In this classic GDC 2007 lecture, digitized from videotape by digital historian Jason Scott and now available for free courtesy of the GDC Vault, Fortugno offers four casual design principles, beginning with abandoning the standards of hardcore gamers.
The full lecture is available to watch for free on GDC Vault.
For more in the history of casual game design, Nick Fortugno co-wrote this extensive transcript based on his GDC 2009 Casual Games Summit lecture.
"If the hardware is an add-on, motion control will remain niche."
In this GDC Europe 2010 lecture, now free courtesy of the GDC Vault, VandenBerghe discusses input, muscle memory, human psychology, and failed tutorials his team faced in designing this critically acclaimed sequel.
Free video link: http://www.gdcvault.com/play/1013663/Chilling-Tales-from-Red-Steel
"Games use maps and [cultural] DNA to describe very complex systems and put them into context."
In this GDC Europe 2010 lecture, Diemer says that a map can provide a foundation for systems in games. He also believes maps in-game can be blank, and that there can be a joy to filling them in.
Free video link: http://gdcvault.com/play/1013668/Imaginary-Places-Strange-Maps-and
From the GDC 2007 Casual Games Summit, PopCap's Tysen Henderson and Jeff Weinstein share "the good, the not bad, and the ugly" in this free video post-mortem for the multiple award-winning puzzle-RPG hybrid, Bookworm Adventures.
In 2009, Gamasutra caught up with Henderson to analyze how Bookworm Adventures juggles fun and education.
For a breakdown of another PopCap classic, check out George Fan at GDC 2012 discussing How I Got My Mom to Play Through Plants vs. Zombies.'
"Having a sense of presence might actually be the best storytelling device we have in our media."-Frictional Games' creative director Thomas Grip believes in letting players' imagination do most of the work.
In this GDC Europe 2012 lecture, Grip shows the science behind and the practical implementations for maintaining this level of immersion. He demonstrates how even lauded games such as Heavy Rain, Dead Space, and Assassin's Creed break this sense of presence and how games such as Limbo facilitate it.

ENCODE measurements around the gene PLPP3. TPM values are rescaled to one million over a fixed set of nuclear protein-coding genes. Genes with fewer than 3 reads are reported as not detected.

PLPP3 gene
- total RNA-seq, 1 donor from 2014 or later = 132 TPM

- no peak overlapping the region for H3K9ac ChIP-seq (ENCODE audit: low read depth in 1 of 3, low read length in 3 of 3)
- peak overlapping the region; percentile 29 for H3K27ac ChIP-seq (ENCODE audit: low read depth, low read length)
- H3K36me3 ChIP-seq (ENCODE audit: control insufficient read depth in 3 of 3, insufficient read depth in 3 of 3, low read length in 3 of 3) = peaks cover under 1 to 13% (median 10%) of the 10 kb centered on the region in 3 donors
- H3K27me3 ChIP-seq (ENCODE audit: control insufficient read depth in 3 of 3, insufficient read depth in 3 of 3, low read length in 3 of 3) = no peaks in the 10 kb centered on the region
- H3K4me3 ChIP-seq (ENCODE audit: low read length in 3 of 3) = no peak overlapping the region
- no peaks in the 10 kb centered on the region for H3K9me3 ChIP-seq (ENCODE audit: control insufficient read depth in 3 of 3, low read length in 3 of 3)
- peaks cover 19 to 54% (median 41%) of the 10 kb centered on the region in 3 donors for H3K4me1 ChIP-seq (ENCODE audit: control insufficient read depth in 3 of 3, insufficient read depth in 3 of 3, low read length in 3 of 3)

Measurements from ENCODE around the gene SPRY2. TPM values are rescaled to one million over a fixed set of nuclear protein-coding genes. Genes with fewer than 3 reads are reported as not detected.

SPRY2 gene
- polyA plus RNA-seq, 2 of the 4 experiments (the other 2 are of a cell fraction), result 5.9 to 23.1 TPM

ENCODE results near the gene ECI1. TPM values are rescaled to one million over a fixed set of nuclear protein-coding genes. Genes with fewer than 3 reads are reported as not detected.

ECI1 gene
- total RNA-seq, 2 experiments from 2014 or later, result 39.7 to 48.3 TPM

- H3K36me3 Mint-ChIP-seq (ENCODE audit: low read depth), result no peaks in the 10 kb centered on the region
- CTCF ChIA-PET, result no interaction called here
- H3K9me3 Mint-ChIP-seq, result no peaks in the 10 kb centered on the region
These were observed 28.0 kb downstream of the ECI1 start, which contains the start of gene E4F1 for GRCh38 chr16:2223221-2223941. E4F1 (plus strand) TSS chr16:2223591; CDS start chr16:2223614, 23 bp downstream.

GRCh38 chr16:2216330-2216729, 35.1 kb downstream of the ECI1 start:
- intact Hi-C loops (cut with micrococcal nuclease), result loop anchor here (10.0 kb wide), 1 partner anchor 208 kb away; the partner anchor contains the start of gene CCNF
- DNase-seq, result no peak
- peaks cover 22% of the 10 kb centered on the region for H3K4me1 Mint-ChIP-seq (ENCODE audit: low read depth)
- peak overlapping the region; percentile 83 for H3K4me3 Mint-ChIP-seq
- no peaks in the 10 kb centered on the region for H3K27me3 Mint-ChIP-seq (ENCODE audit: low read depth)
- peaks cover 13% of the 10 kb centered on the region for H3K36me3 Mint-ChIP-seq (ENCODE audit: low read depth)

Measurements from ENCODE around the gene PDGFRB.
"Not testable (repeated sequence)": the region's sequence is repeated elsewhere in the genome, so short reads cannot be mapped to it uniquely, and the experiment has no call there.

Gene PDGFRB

For other perspectives on storytelling, GDC Vault has free lectures from Kent Hudson on player-driven stories and Antony Johnston on what comic books can teach video games.
Free video link: http://gdcvault.com/play/1016433/The-Self-Presence-and
"30 years later, we are still unlearning the lessons of the golden age of the arcade."
Spanning three decades in the industry, Cerny traces video game history from recent blockbuster titles all the way back to when arcade games flourished.
In contrast to those triple-A titles, he presents recent social and mobile hits such as Angry Birds and Farmville and suggests that the industry needs to unlearn what it believes a game is to accept these hits as games and to move forward.
For more peering into the past, be sure to check out Mark Cerny's postmortem for his classic game Marble Madness for free, given during the 25th anniversary of GDC. More currently, read how he is bridging the gap between casual and console in his upcoming PlayStation 4 game, Knack.
free video link: http://gdcvault.com/play/1015001/The-Long
"Human beings can enforce rules, too... We don't need to cede all the authority to the machine."
In this free GDC Europe 2011 lecture, the Sportsfriends developer says not to worry about enforcing rules or preventing cheating. Instead, he says to focus on "deputizing" players and shares lessons he has learned from traditional folk games and design research which support this type of play.
Wilson will present 'Three Folk Games to Inspire Radical New Video Games' at this August's GDC Europe. Passes for GDC Europe 2013 are available now.
"We want to give rewards even in that tutorial where you can do nothing wrong because that is what society has led American kids to expect."
In this free GDC Europe 2012 lecture, Daglow - co-creator of the '90s online game Neverwinter Nights, one of the first graphical MMORPGs, offers up 5 tips for designing for American online players, including advice on user interface, the amount of text in-game, and the craving for recognition as an individual.
The intriguingly titled '5 Things About American Online Gamers that Surprise European Developers' is now available for free.
GDC Vault has recently added two new videos from the special sessions of the GamExecutive Conference held during GDC 2000. In these talks, top game executives debate the merit of broadband, the demise of the PC business, and retail versus e-commerce (as these predate digital distribution channels such as Steam).
First up is Interplay president Phil Adam and analyst Ann Stevens of PC Data who talk about retail, as opposed to online, being "the predominant sales channel for the long haul," and look at the decline in prices and revenues of games 1994 to 1999.